Give them the pieces that they need when they need them. This as opposed to saying, here’s the manual, read it, come back to me if you have questions.
You’re not going to get as great as success as you could, than if you hold their hand for the first 90 days. And that’s key, because that’s what sets the stage.
How to Build Successful Franchisee Validation into Your System
Arcoraci: I can agree with you one hundred percent on that. People can get overwhelmed when things become difficult, and it’s hard from them to stay motivated. Then it becomes a problem to be successful with it.
One of the things that’s overlooked in franchising, is that they want to sell a lot of franchise units. But they don’t understand that the franchisee to whom they are selling has so many questions of themselves. There’s so many things that they need from the franchisor, and they don’t always get it. They don’t always get enough support and help.
Haan: When a franchisee is awarded a franchise, they are looking to the franchisor and asking “What are you going to give me through this process? What kind of support?”
The franchisor website might say there’s two weeks of training, you’ll get some marketing material, you’ll get this, you’ll get that. If that franchise prospect is going to call around and validate that… if you have any hesitation from an existing franchisee validating [those claims], then the franchise is going to struggle moving to the next level.
But once a franchisee does validate and say “This is a great brand. This is where I want to be. This is the support they give me and here’s why… the operations team steps up to the plate when I need them.”
I can give you an example when I was with a [marketing] franchise brand. One of my franchisees happened to mention that they were putting a [print] piece together and the magnet didn’t get put on the piece. I listened to the franchisee.
Then I happened to go to lunch with somebody from the [print] production side, and they happened to mention they were having trouble with this print piece and they couldn’t get it out.
So I connected the dots and realized that this was my franchisee, that’s what he was saying to me.
I am obsessed with trying to find a way for something to be a positive as opposed to a negative. I quickly called our production facility, the franchisee and the marketing department.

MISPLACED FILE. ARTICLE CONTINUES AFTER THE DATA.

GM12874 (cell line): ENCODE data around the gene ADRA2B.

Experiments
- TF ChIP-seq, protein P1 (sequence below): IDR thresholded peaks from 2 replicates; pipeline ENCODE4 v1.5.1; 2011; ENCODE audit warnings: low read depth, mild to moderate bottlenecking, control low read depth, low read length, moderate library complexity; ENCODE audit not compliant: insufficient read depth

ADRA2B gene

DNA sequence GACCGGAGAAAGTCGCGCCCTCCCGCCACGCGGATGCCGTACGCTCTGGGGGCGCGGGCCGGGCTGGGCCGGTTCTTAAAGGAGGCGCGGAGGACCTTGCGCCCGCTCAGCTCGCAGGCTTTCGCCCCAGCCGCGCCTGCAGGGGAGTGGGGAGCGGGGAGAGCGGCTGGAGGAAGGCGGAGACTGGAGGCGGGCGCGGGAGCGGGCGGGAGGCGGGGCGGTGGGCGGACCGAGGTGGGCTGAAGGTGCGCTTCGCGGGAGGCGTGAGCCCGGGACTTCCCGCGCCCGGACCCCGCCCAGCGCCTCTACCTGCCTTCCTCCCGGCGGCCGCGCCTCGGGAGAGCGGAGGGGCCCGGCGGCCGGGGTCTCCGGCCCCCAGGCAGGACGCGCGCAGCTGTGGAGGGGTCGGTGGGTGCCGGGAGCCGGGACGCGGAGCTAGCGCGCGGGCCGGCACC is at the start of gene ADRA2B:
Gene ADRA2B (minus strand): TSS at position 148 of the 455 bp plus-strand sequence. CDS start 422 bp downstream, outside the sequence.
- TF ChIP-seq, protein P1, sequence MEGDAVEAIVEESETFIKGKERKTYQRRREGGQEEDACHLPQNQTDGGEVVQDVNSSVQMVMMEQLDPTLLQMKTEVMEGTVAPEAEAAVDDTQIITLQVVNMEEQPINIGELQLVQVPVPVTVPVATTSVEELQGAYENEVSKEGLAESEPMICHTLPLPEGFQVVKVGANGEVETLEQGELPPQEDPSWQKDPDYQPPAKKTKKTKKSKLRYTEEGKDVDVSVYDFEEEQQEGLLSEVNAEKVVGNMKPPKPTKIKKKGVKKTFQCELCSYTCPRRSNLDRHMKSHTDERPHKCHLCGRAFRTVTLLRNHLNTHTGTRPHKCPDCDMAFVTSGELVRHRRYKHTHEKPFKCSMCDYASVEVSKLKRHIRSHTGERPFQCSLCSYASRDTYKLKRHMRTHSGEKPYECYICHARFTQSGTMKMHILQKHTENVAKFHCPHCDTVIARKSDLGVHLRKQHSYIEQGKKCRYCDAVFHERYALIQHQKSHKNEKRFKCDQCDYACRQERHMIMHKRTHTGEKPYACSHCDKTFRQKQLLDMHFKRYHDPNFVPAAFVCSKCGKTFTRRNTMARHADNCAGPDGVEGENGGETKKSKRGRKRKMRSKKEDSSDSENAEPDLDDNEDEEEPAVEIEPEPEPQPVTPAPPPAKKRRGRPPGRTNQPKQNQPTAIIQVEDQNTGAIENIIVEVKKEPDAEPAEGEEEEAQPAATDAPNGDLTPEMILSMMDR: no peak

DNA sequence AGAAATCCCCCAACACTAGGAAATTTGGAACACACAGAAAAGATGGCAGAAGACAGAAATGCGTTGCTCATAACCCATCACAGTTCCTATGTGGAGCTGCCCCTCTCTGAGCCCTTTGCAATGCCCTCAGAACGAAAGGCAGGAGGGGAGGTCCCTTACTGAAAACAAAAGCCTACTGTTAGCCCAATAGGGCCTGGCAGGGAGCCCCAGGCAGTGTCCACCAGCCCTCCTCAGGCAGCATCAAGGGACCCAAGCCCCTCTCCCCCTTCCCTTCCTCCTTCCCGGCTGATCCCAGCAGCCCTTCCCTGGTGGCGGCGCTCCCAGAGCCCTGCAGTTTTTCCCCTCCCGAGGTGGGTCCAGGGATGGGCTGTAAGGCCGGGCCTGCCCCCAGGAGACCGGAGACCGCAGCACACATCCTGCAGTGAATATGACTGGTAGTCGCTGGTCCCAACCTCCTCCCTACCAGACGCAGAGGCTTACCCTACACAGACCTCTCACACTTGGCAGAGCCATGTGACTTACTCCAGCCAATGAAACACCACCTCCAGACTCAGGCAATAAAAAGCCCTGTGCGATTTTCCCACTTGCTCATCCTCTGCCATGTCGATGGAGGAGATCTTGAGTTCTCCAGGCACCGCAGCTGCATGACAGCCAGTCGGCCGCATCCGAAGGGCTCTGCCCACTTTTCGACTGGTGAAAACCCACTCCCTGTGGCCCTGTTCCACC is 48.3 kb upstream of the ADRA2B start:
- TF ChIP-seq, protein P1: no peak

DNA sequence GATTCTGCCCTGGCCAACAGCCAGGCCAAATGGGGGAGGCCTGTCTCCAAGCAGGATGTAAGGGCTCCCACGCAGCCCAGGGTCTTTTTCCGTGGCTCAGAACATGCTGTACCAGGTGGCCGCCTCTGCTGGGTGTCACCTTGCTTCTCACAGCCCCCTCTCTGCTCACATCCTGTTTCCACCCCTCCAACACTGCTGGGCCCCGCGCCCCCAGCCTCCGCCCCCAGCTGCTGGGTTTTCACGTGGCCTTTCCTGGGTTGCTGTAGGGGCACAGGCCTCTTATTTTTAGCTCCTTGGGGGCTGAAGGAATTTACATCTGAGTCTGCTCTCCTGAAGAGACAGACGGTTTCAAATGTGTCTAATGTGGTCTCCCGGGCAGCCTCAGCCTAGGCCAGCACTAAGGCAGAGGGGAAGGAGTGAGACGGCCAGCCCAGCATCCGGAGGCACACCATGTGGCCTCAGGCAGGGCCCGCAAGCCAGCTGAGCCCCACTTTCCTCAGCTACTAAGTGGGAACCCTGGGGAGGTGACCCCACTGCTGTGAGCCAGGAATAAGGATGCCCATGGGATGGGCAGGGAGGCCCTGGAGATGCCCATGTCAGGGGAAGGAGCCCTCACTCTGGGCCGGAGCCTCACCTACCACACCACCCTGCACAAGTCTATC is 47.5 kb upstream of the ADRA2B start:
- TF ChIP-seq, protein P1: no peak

I said “Hey, why don’t we have the option of not putting the magnet on, and have the spot there for a magnet? That way when customer gets that piece, instead of it being magnet that they receive, its a spot where they can use their own magnet to attach to their refrigerator."
The beauty of that is that we didn’t miss a deadline, the franchisee was happy and the franchisee’s customer was very happy. It ended up being a win-win-win all the way around.
You’ve got to be able to listen and hear what’s being said so that if there’s an opportunity to make something a positive you can do it. I consider that crisis management, and we saved probably a million dollars on that account.
Arcoraci: That’s amazing. It’s crazy when you think of something like operations, that something so little or minute can really change things. Sometimes for the better or the worst, it just depends.
Haan: The other benefit was that we looked at how we could improve the franchisor’s organizational efficiencies when it came to certain elements of the brand. It was a great exercise that turned out to be a more strategic plan going forward.
Take Aways for Franchisors
Arcoraci: Do you have any parting words? Anything you wish for people to take away from this?
Haan: The biggest takeaways are if your franchisees are successful then the franchisor will be successful. The franchisees’ success is the franchisor’s success.
If you have underperforming or unhappy franchisees, you’ll have poor validation and the brand [growth] will be sluggish.
Have a formal franchisee on boarding process and know that not everybody learns the same way. You must be able to stay true to the process, yet still be nimble. Review that process on a regular basis. Communicate with your team and update it. And be transparent with your franchisees. Open and honest dialog wins every time to keep the network engaged.
As I mentioned before, I am a huge proponent of franchise advisory councils. They truly represent your network, and again, they’ll keep your franchisees engaged.
I’ll leave you with that. And I truly appreciate this opportunity, Ryan.